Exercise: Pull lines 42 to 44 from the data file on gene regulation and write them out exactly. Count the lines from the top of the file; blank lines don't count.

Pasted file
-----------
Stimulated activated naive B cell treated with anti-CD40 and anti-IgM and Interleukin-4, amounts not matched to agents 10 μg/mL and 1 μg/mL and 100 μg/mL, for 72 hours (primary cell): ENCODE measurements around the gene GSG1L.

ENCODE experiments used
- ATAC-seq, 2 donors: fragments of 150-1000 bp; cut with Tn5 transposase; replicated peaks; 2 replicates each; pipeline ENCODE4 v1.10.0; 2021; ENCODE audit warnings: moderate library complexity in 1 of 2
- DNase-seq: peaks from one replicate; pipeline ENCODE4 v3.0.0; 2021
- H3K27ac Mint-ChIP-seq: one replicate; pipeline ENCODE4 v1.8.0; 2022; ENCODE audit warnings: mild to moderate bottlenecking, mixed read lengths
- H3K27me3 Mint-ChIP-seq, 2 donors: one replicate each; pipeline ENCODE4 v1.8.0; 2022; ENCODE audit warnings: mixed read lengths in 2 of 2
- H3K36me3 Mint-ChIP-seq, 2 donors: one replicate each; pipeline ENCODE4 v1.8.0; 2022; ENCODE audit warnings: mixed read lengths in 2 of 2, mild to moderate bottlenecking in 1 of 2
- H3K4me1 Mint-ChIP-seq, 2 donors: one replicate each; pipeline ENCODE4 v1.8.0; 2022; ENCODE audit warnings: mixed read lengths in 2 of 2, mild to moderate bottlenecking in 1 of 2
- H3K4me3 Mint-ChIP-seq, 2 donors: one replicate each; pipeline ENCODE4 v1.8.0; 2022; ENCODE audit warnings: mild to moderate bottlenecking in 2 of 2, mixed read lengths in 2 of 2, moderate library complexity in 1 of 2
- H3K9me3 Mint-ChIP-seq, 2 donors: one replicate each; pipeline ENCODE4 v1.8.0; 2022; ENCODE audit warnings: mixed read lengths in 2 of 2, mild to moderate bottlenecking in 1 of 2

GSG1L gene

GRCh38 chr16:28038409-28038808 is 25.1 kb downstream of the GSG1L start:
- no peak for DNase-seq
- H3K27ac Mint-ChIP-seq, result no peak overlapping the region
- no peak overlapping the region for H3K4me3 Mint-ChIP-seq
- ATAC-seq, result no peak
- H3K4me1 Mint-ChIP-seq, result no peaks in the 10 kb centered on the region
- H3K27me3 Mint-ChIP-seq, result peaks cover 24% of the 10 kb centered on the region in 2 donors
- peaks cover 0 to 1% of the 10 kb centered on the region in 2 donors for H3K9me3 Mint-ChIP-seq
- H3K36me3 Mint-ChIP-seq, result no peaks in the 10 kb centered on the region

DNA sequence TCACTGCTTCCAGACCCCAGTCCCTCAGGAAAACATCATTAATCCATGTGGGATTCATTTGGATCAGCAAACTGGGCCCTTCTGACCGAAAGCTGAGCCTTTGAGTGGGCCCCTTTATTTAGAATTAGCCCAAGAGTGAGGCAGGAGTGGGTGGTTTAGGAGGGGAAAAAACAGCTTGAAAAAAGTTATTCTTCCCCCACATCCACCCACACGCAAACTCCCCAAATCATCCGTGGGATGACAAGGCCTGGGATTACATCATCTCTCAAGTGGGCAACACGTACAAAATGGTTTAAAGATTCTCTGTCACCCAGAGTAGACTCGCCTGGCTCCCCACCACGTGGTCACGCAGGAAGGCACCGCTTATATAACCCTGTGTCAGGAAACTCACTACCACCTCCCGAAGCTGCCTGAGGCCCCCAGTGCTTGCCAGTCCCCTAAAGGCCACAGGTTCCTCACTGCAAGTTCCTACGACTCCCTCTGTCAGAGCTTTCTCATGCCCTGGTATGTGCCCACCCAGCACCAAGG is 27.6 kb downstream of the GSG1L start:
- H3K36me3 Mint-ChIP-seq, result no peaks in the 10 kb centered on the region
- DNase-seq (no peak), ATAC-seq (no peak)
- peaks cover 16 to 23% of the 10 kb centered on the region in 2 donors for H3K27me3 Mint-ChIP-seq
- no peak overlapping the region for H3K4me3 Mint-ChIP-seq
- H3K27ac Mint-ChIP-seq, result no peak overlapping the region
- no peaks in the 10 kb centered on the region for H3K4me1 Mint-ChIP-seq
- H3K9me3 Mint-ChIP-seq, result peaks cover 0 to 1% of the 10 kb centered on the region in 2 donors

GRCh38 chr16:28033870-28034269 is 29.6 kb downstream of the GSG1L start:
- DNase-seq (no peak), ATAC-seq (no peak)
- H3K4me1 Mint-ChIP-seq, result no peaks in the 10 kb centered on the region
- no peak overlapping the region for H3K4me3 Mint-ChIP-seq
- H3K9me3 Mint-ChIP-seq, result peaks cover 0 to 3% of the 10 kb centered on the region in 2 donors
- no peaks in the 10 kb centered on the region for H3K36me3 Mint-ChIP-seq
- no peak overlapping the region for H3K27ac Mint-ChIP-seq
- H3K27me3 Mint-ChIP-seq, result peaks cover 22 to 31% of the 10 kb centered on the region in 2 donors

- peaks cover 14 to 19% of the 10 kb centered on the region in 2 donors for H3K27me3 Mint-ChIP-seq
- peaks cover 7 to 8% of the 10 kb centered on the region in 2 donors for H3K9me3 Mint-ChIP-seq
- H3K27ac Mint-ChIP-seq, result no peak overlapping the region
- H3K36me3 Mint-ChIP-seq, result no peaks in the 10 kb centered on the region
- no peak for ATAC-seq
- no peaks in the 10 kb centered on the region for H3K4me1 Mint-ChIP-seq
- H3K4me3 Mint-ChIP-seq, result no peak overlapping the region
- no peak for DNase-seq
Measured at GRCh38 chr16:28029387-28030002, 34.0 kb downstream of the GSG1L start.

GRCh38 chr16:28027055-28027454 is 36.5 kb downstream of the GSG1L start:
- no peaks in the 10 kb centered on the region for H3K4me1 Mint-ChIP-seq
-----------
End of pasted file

- no peaks in the 10 kb centered on the region for H3K4me1 Mint-ChIP-seq
- H3K4me3 Mint-ChIP-seq, result no peak overlapping the region
- no peak for DNase-seq